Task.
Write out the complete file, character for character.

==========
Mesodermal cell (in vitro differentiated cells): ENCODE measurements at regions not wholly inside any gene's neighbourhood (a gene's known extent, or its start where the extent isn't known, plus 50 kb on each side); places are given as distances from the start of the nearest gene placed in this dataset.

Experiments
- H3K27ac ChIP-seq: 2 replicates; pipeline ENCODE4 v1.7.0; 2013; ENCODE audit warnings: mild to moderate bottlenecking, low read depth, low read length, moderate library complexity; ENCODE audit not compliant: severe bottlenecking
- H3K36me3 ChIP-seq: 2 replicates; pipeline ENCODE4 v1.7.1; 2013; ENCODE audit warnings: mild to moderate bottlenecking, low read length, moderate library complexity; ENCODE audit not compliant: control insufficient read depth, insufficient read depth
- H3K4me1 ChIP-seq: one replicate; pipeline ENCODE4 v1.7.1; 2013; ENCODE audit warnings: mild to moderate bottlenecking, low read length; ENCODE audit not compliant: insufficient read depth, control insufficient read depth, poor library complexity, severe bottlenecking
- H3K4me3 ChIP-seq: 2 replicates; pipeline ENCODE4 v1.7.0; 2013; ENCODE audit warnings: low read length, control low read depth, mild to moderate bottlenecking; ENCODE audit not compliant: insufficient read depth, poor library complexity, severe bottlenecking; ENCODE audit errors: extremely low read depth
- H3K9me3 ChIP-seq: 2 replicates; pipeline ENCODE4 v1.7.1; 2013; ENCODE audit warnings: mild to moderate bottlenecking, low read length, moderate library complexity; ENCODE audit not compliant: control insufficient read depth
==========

Mesodermal cell (in vitro differentiated cells): ENCODE measurements at regions not wholly inside any gene's neighbourhood (a gene's known extent, or its start where the extent isn't known, plus 50 kb on each side); places are given as distances from the start of the nearest gene placed in this dataset.

Experiments
- H3K27ac ChIP-seq: 2 replicates; pipeline ENCODE4 v1.7.0; 2013; ENCODE audit warnings: mild to moderate bottlenecking, low read depth, low read length, moderate library complexity; ENCODE audit not compliant: severe bottlenecking
- H3K36me3 ChIP-seq: 2 replicates; pipeline ENCODE4 v1.7.1; 2013; ENCODE audit warnings: mild to moderate bottlenecking, low read length, moderate library complexity; ENCODE audit not compliant: control insufficient read depth, insufficient read depth
- H3K4me1 ChIP-seq: one replicate; pipeline ENCODE4 v1.7.1; 2013; ENCODE audit warnings: mild to moderate bottlenecking, low read length; ENCODE audit not compliant: insufficient read depth, control insufficient read depth, poor library complexity, severe bottlenecking
- H3K4me3 ChIP-seq: 2 replicates; pipeline ENCODE4 v1.7.0; 2013; ENCODE audit warnings: low read length, control low read depth, mild to moderate bottlenecking; ENCODE audit not compliant: insufficient read depth, poor library complexity, severe bottlenecking; ENCODE audit errors: extremely low read depth
- H3K9me3 ChIP-seq: 2 replicates; pipeline ENCODE4 v1.7.1; 2013; ENCODE audit warnings: mild to moderate bottlenecking, low read length, moderate library complexity; ENCODE audit not compliant: control insufficient read depth